Testing fault current controllers
The future success and operational power of supergrids will be derived in large part from grid control devices like fast acting FCLs, and in pursuit of the best technology, trials of three prototype FCL installations are planned by SCE, to be carried out at its Circuit of the Future test bed. Of the three units on trial, one is a solid state device developed by EPRI, while the other two are both high temperature superconducting devices, made by Zenergy and American Superconductor respectively. The programme is already underway and is expected to take five years in all. Phase I will come to completion in 2010, Phase II two years later.
Fault currents are beginning to exceed the capabilities of circuit breakers to safely and reliably interrupt the faults. This can result in catastrophic breaker failure and exposure of transformers and other critical equipment to damaging fault currents. An alternative (though not fully satisfactory) solution is to split substation buses to redistribute the fault currents to safe levels; this approach negatively impacts system reliability and flexibility of operation. A better alternative is to protect under-rated circuit breakers so they can continue in use.
The use of FCLs suggests several likely benefits. They can greatly reduce the destructive forces of high fault currents on transformers and other equipment. They limit the necessary modifications to existing protection systems and the need to install higher-capacity breakers than already exist. They can more readily accommodate fault current contributions from new generation, especially renewables plants that come on-line in transmission-constrained areas. And they avoid SF6 issues with high-capacity breakers.
SCE’s project is intended to evaluate the current technology status of FCCs, develop test protocols and testing plans for each prototype technology, and develop evaluation criteria – performance, cost, maintenance issues, manufacturing requirements, installation issues, expected reliability, and others.
Controlled (factory or lab) and ‘real-world’ (at the SCE Avanti substation) field testing will be performed on what are regarded as the three leading technologies (EPRI and SC Power in Phase 1, AMSC in Phase 2) followed by an assessment of the potential for migration of the technology to transmission-level applications.
EPRI’s solid state fault current limiter (SSFCL) is based on a new generation of advanced thyristor technology. Testing is scheduled for mid-2009. Zenergy’s HTS fault current limiter uses HTS elements in combination with a saturable iron core. Testing started in late 2008. The third device, an FCC being made by a collaboration of Siemens and American Superconductor, also an HTS design, is still the subject of negotiations between Siemens/AS and the DoE on project scope, schedule and funding. Testing is provisionally scheduled for 2010.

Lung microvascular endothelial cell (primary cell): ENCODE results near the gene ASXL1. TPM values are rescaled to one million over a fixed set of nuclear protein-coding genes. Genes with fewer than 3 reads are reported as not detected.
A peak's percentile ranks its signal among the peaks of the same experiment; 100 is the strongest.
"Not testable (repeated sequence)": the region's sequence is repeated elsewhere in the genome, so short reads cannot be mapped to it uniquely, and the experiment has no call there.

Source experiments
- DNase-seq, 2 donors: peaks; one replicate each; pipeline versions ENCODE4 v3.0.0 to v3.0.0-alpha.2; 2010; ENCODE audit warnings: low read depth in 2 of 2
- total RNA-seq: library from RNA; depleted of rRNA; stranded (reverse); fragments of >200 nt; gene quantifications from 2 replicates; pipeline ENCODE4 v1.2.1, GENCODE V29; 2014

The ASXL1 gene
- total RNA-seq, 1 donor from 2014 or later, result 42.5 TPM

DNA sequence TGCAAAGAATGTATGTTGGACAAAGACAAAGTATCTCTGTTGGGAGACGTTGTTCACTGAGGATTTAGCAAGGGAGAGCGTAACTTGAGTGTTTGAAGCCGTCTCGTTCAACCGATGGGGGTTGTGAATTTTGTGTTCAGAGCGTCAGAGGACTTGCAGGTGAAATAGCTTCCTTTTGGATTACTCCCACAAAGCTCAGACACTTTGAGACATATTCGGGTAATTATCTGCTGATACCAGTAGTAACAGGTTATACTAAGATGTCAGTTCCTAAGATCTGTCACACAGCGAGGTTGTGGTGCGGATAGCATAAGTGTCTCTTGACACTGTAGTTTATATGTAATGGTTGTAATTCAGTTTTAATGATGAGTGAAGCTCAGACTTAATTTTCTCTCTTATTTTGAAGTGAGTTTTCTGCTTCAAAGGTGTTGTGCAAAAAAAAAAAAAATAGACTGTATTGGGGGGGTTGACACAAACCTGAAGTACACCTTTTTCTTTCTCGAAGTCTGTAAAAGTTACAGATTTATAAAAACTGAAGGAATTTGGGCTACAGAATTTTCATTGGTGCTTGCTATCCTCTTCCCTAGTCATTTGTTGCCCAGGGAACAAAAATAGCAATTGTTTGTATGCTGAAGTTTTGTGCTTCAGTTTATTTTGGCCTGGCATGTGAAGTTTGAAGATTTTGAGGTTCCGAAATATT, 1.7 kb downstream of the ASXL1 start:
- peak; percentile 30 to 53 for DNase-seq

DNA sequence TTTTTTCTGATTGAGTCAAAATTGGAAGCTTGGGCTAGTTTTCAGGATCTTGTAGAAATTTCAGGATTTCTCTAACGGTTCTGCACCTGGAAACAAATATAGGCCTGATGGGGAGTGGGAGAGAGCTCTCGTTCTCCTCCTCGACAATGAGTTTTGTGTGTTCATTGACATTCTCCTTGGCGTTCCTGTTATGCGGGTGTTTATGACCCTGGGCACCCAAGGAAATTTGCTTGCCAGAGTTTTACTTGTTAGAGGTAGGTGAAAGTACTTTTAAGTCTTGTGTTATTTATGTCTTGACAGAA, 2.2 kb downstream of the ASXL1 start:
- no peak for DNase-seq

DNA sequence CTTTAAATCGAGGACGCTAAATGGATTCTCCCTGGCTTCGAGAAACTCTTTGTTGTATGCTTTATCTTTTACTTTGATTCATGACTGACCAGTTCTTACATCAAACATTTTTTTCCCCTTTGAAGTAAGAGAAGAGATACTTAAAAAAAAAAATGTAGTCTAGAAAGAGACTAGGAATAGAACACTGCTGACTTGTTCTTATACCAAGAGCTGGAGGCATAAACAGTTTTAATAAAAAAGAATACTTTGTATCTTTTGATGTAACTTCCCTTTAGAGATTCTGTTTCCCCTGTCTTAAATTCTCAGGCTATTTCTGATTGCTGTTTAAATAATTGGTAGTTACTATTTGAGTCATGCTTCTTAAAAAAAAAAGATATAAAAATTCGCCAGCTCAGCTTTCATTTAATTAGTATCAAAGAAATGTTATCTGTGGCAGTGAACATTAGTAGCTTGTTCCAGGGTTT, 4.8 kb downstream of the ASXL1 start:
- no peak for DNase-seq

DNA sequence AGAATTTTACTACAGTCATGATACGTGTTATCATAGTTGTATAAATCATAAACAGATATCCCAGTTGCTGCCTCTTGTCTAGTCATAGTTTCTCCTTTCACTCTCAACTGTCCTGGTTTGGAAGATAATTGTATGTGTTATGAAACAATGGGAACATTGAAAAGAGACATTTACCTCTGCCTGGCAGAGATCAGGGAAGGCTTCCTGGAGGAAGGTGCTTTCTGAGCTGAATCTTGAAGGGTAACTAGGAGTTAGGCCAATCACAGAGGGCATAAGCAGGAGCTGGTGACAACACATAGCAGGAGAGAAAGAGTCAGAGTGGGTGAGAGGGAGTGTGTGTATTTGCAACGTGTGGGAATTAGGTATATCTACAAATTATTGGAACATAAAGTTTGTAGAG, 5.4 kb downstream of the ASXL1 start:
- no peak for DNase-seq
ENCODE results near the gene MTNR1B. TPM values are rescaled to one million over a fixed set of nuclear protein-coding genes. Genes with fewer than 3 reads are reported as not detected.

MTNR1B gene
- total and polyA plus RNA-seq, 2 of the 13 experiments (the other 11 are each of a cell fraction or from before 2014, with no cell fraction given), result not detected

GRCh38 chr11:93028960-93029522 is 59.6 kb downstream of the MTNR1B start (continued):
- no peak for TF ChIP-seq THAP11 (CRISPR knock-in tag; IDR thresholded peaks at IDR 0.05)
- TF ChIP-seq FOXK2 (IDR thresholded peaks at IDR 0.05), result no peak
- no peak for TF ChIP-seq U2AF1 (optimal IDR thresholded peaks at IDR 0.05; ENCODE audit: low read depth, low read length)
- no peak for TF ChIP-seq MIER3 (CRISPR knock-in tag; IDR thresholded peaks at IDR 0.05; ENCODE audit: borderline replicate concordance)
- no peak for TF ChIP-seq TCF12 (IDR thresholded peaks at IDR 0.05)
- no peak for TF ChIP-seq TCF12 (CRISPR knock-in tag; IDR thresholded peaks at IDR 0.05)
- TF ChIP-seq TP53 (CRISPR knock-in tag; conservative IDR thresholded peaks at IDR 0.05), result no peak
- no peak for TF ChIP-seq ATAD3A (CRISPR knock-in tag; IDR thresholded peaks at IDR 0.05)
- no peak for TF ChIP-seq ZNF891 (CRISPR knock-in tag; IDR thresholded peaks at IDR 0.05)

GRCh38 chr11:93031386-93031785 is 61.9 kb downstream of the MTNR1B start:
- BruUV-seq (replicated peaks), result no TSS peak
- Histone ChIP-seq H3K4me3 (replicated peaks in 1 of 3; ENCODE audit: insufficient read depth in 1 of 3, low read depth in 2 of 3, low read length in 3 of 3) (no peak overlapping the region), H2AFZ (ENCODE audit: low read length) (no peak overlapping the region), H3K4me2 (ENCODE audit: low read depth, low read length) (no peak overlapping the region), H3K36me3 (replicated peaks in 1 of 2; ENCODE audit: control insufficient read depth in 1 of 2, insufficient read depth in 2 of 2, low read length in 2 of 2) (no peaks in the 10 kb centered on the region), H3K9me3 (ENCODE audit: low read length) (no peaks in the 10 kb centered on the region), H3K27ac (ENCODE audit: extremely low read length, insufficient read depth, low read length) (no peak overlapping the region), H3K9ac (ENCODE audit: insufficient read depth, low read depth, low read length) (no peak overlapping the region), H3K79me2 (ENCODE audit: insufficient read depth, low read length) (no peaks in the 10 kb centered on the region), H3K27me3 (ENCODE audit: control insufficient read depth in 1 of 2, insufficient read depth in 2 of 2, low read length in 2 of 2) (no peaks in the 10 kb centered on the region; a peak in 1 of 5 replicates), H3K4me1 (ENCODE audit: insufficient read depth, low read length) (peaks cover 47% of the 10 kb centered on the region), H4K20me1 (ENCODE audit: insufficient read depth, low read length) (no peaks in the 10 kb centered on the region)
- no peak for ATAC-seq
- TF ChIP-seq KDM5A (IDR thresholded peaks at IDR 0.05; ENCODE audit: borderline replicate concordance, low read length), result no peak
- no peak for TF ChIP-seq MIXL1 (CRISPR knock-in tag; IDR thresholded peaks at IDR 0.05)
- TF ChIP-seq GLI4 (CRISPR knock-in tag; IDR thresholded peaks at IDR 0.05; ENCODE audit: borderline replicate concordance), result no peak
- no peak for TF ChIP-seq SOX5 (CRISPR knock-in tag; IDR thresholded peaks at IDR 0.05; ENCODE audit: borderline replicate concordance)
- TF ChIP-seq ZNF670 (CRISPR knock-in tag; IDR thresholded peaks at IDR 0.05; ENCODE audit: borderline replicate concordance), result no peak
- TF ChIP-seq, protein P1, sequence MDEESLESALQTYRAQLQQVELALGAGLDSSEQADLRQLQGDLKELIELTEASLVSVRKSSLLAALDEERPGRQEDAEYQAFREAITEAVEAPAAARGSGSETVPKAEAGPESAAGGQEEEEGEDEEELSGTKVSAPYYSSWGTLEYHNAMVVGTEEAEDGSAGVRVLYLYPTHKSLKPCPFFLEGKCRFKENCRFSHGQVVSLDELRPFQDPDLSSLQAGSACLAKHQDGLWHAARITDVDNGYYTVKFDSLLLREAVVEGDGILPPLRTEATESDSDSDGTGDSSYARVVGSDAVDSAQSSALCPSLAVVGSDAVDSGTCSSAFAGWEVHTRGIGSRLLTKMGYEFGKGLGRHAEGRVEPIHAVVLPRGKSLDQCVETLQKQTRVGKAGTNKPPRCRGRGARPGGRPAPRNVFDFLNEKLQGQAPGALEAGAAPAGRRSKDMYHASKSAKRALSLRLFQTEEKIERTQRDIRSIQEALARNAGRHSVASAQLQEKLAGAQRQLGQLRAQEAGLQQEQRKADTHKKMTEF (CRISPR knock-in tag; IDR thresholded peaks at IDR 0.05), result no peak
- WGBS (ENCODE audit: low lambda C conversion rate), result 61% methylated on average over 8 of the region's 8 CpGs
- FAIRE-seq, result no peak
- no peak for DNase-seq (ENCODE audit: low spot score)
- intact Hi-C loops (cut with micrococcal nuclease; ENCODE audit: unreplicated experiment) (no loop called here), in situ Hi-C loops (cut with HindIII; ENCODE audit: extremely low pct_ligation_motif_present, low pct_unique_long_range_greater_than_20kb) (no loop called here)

At the end of 2007 Zenergy successfully fault-tested its prototype FCL, and in 2008 entered a period of extensive modelling, computer simulation, and experimental verification when it designed and built its first CEC FCL, designed its second FCL under DoE funding, and identified a prospective host utility for the working prototype.
During 2009 it intends to assemble the subsystems for its second distribution class DoE FCL, third Party test the DoE FCL, install and operate the 26kV FCL in the electrical grid, start design work on a transmission class FCL, and evaluate commercially available 2G wire for suitability in a saturated core FCL design.
The scale of official interest can be gauged from the DoE’s willingness to support the technology with grants. In 2007 Zenergy received $11 million to support its five year programme to design, build, and test a transmission class saturable core reactor FCL, with the intermediate goal of achieving a viable distribution-class unit with a core wound with 1G wire.
Meanwhile it has had $0.5m from the California Energy Commission to install an HTS grid stability device into their grid. It is that installation that has just been completed.
Smart FCL for New York
Zenergy Power has now been contracted by Con Edison to build and test a single phase FCL for installation in New York City’s power grid.
Con Edison has authorised the project in the expectation that it would be applicable to a number of substations within the utility’s electrical systems. Zenergy expects to deliver the prototype by the end of August.
Pat Duggan, project manager and FCL specialist at Con Edison, commented ‘Fault current limiters will be an essential element of the smart grid to maintain reliability and improve its resilience and flexibility. This is especially important as the load grows, including the move to electricity as a preferred source for new uses such as plug-in hybrid vehicles.’
The tests are to ensure the device can protect equipment from fault currents in the utility’s
13.8 kV feeder system. Zenergy expects to extend its designs to other FCLs for higher voltage lines of up to 138kV and beyond.